MIAMI (CBS4) – Alex Martinez was a family man, a father of two young sons, and Debra Martinez’s husband.
“He was entertaining, but he was also private and quiet and had a serious side,” Debra Martinez told CBS4’s Gio Benitez.READ MORE: 3 Million Pounds Of Dead Fish Cleaned Up Off Pinellas County In Red Tide Fish Kill
And with that serious side came some dark secrets, secrets that his widow claims, killed him.
“I just wish he was here,” said Martinez.
Alex was a South Florida nurse for decades. But he had a problem.
“He drank a six-pack a day,” explained his wife.
In July 2009, Debra says the hospital he worked for placed him in an addiction treatment program. He spent six days there.
On July 21st, 2009, just one week after his release, Alex took a gun he had at home and shot himself in the head.
“And I just begged him to reach out to somebody,” said Martinez. “Talk to somebody.”
Debra heard him talk about suicide before. She tells me about a phone call she got months before his death.
“He had told me that he was driving, on an exit ramp, and he just wanted to go over, you know? Just keep going,” she told Benitez as she began to cry.
Debra says the treatment center never asked about that incident. Did they ask if Alex owned a gun?
“Nobody asked me, nobody asked him,” said Martinez.
“There’s these classic signs and symptoms, and they were there, they just weren’t seen until it was too late,” said attorney Spencer Aronfeld who represents Debra in a lawsuit against the treatment center and hospital.READ MORE: ‘This Is Our Fight’: From Miami To Hialeah, Crowds Gather To Support Cuba
“If there’s access to a firearm, the family members need to be asked about this as well,” Aronfeld insisted.
And Florida legislators are talking about the issue right now.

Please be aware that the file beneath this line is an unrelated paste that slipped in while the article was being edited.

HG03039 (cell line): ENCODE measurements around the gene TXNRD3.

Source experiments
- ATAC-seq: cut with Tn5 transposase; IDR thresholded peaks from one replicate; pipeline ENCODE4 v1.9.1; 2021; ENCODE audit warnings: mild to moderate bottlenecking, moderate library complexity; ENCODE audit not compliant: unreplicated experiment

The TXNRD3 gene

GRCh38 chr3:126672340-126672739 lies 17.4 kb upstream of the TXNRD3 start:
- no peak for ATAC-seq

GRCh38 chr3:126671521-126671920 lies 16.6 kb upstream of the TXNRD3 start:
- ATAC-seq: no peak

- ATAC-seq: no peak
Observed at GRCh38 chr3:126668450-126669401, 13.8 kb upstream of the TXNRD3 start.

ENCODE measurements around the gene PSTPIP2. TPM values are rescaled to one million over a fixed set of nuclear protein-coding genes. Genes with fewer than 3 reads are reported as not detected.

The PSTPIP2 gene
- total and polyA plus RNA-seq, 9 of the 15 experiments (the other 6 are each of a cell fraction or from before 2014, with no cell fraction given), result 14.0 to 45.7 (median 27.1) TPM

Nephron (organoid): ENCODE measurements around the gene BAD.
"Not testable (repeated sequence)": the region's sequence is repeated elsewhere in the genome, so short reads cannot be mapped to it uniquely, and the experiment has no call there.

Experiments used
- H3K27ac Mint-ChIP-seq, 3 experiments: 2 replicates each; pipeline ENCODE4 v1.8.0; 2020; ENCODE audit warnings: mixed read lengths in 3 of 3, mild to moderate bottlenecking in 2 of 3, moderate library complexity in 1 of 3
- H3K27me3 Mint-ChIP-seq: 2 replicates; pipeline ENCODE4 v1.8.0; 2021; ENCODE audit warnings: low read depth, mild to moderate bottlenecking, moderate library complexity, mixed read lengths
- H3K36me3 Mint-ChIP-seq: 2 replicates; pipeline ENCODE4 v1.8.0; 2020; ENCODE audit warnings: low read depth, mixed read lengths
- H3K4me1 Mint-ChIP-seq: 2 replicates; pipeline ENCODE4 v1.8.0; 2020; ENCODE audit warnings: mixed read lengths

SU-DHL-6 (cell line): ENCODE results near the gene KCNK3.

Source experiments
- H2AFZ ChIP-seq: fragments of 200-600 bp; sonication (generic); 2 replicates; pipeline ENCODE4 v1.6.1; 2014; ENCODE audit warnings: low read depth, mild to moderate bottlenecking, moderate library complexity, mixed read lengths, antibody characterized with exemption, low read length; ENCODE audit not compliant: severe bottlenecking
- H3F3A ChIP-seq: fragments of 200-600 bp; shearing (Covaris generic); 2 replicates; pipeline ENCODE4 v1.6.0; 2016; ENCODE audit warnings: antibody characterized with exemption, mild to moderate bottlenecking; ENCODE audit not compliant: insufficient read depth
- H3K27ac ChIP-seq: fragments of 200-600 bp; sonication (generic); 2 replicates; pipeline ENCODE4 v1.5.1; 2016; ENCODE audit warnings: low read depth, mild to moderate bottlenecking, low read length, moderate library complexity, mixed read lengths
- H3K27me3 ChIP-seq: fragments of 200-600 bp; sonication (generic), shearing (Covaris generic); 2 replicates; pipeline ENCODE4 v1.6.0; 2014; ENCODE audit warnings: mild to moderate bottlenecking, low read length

This June, Governor Rick Scott signed the Firearm Owners Privacy Act into law, restricting doctors from asking patients about guns. Benitez sat down with Governor Scott.
“That bill allows doctors to ask if they’re concerned about the patients safety or health,” the Governor told Benitez.
But doctors disagree and went on the attack.
The Journal of the American Medical Association called it censorship of the patient-physician relationship.
The American Academy of Family Physicians says an open conversation about guns at any time is important. In a statement they had this to say:
“Firearms education has been shown to decrease the likelihood of unintentional injury or death.”
Said Governor Scott, “First of all, we need to deal with the fact that we have a right to bear arms in this country with the Second Amendment, and so we try to make sure you have that right.”
In September, a twist. A Federal judge blocked the law saying that doctors had a constitutional right to ask about guns.
Governor Scott has said he’d appeal that decision.
Meanwhile, Debra said her husband’s case is a clear example of what could happen if medical professionals can’t ask certain questions.MORE NEWS: 4 Miami Beach Police Officers Relieved Of Duty Over Use Of Force Following Arrest
“All I know is that when somebody comes out of treatment for an issue like alcohol, they should be helped. Not come out of it and die,” insisted Martinez.